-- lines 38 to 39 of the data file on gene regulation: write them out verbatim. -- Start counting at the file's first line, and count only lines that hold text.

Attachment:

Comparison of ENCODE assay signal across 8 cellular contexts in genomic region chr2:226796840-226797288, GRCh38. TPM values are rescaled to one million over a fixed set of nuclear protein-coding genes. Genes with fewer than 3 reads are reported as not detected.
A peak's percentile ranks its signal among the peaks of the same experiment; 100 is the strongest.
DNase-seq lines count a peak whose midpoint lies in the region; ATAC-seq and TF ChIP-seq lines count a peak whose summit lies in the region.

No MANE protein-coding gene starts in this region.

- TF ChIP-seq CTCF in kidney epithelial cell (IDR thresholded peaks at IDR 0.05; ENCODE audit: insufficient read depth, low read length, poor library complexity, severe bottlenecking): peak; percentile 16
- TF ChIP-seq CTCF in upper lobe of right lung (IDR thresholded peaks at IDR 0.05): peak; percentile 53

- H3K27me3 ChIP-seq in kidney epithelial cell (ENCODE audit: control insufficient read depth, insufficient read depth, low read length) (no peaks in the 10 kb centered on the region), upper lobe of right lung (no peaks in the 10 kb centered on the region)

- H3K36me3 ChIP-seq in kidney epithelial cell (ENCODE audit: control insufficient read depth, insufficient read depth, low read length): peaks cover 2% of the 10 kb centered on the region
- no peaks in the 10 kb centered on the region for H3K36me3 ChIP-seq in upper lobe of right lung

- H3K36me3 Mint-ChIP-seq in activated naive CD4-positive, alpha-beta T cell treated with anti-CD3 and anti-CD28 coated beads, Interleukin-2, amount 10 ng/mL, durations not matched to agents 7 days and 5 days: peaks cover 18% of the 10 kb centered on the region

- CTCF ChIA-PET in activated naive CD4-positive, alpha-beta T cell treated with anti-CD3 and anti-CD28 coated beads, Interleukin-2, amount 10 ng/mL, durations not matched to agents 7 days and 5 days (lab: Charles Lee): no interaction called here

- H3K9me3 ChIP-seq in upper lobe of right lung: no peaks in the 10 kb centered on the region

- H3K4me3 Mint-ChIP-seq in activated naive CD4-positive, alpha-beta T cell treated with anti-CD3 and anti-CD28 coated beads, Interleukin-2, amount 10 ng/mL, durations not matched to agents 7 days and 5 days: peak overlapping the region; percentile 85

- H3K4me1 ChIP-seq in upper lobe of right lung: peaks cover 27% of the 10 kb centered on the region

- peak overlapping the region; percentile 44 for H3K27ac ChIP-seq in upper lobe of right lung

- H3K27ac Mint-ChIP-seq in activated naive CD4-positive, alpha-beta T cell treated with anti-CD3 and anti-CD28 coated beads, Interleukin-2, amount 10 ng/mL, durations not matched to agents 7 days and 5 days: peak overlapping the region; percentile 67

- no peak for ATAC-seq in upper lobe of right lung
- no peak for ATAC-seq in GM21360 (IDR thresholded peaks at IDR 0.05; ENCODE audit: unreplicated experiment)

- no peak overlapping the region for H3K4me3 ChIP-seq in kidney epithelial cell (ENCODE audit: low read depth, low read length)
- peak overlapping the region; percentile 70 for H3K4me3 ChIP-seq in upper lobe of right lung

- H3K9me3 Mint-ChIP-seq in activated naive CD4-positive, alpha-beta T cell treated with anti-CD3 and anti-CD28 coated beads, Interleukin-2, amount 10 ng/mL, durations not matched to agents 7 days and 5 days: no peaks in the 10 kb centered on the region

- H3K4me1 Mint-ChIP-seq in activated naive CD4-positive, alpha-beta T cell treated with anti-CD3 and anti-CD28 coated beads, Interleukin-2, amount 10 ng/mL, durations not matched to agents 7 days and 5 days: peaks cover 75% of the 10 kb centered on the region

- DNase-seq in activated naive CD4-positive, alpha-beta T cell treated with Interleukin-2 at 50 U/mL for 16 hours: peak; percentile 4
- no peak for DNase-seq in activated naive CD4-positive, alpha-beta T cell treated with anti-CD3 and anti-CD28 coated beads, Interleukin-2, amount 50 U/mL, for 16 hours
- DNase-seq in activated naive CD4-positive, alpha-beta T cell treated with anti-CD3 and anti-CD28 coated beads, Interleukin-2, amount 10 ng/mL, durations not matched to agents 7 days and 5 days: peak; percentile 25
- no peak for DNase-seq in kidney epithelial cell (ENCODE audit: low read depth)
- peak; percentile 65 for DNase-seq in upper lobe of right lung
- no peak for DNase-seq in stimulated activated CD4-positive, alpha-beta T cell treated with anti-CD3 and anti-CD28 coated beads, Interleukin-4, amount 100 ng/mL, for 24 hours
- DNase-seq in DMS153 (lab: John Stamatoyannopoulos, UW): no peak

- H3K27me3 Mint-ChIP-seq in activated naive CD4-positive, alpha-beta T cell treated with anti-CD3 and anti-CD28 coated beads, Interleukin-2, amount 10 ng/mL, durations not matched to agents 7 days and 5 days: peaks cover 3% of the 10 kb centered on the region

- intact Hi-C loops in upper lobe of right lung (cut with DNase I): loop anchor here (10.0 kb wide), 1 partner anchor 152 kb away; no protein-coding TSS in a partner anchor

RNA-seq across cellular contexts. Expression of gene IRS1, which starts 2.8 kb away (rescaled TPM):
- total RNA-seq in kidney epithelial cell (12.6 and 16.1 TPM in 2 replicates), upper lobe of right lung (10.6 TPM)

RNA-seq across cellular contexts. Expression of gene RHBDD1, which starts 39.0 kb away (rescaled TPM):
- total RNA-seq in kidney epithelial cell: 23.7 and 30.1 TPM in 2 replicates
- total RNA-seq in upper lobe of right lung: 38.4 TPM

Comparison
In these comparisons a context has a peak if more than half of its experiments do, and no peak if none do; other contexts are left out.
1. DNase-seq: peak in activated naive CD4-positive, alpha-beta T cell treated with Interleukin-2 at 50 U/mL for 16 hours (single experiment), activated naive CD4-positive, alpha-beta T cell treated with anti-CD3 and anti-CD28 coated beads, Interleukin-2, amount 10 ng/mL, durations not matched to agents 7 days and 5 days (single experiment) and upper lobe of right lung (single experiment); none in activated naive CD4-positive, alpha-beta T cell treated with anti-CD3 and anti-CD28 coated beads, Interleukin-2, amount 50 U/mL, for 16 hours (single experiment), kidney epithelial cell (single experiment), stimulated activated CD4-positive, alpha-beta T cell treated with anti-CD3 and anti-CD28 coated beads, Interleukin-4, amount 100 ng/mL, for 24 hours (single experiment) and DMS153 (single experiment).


In these comparisons a context has a peak if more than half of its experiments do, and no peak if none do; other contexts are left out.
1. DNase-seq: peak in activated naive CD4-positive, alpha-beta T cell treated with Interleukin-2 at 50 U/mL for 16 hours (single experiment), activated naive CD4-positive, alpha-beta T cell treated with anti-CD3 and anti-CD28 coated beads, Interleukin-2, amount 10 ng/mL, durations not matched to agents 7 days and 5 days (single experiment) and upper lobe of right lung (single experiment); none in activated naive CD4-positive, alpha-beta T cell treated with anti-CD3 and anti-CD28 coated beads, Interleukin-2, amount 50 U/mL, for 16 hours (single experiment), kidney epithelial cell (single experiment), stimulated activated CD4-positive, alpha-beta T cell treated with anti-CD3 and anti-CD28 coated beads, Interleukin-4, amount 100 ng/mL, for 24 hours (single experiment) and DMS153 (single experiment).